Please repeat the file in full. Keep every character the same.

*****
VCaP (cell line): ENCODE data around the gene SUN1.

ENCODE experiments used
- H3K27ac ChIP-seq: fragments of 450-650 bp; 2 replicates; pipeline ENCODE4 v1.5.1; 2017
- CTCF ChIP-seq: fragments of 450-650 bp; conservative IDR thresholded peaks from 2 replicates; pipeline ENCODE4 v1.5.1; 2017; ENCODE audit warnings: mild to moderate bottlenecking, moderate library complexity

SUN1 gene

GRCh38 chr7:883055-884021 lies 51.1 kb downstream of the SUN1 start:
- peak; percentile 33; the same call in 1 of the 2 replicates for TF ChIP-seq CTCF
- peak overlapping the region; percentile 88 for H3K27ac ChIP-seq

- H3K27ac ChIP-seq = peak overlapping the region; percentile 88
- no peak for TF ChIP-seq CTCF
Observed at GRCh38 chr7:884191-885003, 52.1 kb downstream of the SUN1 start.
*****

VCaP (cell line): ENCODE data around the gene SUN1.

ENCODE experiments used
- H3K27ac ChIP-seq: fragments of 450-650 bp; 2 replicates; pipeline ENCODE4 v1.5.1; 2017
- CTCF ChIP-seq: fragments of 450-650 bp; conservative IDR thresholded peaks from 2 replicates; pipeline ENCODE4 v1.5.1; 2017; ENCODE audit warnings: mild to moderate bottlenecking, moderate library complexity

SUN1 gene

GRCh38 chr7:883055-884021 lies 51.1 kb downstream of the SUN1 start:
- peak; percentile 33; the same call in 1 of the 2 replicates for TF ChIP-seq CTCF
- peak overlapping the region; percentile 88 for H3K27ac ChIP-seq

- H3K27ac ChIP-seq = peak overlapping the region; percentile 88
- no peak for TF ChIP-seq CTCF
Observed at GRCh38 chr7:884191-885003, 52.1 kb downstream of the SUN1 start.